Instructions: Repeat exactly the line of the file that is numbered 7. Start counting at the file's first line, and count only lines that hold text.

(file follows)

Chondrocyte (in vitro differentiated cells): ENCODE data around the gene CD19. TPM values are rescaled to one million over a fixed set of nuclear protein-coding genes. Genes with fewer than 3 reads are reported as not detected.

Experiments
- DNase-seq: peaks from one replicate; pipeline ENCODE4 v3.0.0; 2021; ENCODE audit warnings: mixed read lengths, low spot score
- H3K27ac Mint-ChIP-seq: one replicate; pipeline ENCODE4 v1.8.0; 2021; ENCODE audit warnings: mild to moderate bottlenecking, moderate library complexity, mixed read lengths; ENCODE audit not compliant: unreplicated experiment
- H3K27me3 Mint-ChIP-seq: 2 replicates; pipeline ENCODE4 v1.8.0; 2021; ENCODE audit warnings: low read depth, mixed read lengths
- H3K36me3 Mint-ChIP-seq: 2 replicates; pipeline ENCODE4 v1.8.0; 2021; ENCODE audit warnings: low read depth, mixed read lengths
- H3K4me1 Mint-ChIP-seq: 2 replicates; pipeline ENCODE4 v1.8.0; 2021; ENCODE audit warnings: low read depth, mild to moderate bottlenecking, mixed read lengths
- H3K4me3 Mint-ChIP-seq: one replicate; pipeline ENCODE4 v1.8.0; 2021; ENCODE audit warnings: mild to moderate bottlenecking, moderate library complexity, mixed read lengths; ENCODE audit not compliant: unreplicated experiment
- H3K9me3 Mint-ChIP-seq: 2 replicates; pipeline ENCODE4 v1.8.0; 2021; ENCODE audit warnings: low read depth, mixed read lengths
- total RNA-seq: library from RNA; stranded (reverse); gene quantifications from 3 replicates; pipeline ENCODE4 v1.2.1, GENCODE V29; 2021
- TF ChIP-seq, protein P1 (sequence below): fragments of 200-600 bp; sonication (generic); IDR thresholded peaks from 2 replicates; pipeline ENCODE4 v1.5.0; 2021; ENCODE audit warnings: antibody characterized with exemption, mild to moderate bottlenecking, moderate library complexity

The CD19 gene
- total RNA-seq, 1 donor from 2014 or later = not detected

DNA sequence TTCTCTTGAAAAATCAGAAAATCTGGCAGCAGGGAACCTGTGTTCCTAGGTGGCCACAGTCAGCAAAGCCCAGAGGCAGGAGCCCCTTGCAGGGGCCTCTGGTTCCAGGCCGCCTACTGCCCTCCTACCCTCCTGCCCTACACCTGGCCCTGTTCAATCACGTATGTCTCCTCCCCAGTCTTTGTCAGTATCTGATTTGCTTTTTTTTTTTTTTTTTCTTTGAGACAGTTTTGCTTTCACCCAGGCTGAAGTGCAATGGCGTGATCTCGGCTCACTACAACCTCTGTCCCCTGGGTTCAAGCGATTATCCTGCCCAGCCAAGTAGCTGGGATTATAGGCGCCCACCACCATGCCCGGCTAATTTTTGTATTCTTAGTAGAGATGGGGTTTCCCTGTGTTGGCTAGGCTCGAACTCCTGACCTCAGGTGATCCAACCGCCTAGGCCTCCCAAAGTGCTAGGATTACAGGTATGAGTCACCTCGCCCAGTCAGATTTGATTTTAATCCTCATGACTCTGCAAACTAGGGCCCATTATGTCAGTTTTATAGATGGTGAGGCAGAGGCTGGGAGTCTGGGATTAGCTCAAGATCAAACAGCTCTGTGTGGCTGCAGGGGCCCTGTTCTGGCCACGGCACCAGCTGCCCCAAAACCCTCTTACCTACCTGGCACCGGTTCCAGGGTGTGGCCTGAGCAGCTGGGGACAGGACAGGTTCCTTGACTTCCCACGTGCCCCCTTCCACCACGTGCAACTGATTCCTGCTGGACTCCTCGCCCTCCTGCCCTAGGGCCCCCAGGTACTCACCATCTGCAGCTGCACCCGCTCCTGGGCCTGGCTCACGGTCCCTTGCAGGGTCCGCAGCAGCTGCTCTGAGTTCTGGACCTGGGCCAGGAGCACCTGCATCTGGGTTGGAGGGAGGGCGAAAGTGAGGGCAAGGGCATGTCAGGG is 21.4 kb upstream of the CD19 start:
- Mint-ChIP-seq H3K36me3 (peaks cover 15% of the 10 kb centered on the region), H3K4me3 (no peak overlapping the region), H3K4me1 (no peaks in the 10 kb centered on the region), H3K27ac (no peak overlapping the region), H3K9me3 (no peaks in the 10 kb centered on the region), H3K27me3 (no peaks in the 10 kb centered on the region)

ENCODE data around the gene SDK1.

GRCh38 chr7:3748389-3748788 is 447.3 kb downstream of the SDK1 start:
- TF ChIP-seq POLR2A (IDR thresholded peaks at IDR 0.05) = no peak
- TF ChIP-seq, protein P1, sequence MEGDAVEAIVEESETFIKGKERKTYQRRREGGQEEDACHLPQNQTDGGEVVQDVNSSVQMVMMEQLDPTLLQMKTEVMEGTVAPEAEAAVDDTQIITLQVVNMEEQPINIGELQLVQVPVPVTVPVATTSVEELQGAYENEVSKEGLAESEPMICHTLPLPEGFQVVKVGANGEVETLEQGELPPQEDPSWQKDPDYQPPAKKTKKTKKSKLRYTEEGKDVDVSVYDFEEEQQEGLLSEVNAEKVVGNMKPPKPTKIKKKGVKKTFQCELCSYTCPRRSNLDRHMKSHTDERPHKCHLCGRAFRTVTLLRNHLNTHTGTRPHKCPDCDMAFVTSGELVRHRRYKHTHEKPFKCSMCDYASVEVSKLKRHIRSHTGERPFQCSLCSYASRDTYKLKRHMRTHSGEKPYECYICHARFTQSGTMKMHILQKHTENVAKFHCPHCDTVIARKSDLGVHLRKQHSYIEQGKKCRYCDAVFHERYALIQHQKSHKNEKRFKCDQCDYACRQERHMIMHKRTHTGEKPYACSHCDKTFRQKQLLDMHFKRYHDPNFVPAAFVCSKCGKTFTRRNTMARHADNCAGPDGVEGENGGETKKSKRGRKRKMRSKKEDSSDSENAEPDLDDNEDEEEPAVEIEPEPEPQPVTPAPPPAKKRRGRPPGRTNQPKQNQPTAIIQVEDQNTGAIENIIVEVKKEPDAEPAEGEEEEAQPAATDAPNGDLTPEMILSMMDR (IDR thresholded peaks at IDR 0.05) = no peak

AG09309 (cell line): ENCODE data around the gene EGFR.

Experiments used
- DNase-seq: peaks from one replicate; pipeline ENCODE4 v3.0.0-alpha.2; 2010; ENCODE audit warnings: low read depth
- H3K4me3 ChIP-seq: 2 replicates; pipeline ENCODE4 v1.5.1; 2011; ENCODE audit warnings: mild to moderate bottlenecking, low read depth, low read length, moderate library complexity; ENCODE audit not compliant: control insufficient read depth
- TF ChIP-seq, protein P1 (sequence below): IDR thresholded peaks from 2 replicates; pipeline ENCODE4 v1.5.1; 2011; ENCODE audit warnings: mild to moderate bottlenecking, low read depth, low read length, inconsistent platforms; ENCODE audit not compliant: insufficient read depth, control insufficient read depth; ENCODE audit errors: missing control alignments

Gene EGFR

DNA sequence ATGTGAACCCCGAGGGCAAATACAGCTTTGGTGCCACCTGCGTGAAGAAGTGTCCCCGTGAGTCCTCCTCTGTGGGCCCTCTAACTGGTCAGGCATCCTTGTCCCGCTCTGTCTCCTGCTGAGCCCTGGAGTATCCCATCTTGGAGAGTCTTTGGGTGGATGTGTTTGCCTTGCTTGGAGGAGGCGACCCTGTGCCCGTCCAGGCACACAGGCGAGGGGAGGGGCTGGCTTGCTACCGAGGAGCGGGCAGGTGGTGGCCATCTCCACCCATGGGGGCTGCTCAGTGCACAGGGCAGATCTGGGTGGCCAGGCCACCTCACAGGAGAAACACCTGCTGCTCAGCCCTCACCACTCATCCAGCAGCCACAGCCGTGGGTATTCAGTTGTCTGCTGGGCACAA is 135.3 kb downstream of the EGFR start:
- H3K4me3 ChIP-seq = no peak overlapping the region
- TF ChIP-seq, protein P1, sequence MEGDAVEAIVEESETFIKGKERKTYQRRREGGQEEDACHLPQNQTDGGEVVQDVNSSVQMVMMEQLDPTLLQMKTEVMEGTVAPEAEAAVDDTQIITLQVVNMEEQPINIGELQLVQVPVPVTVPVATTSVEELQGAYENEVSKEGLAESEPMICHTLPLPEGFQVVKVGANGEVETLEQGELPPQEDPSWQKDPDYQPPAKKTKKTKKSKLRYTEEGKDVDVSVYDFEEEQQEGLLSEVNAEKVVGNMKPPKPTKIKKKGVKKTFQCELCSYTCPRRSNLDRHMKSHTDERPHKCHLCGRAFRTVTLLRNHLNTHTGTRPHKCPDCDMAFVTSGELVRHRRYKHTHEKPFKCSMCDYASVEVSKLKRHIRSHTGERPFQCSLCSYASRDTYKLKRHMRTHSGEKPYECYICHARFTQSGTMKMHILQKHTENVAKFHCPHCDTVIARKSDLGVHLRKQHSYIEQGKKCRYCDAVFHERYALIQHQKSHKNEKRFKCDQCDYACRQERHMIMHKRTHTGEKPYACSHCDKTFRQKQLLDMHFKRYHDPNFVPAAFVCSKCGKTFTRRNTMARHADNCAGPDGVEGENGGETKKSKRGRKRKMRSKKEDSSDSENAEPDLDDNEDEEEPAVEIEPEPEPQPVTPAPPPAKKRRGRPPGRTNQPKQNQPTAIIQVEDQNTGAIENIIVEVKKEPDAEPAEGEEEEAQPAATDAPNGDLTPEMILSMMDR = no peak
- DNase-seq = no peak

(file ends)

- H3K4me1 Mint-ChIP-seq: 2 replicates; pipeline ENCODE4 v1.8.0; 2021; ENCODE audit warnings: low read depth, mild to moderate bottlenecking, mixed read lengths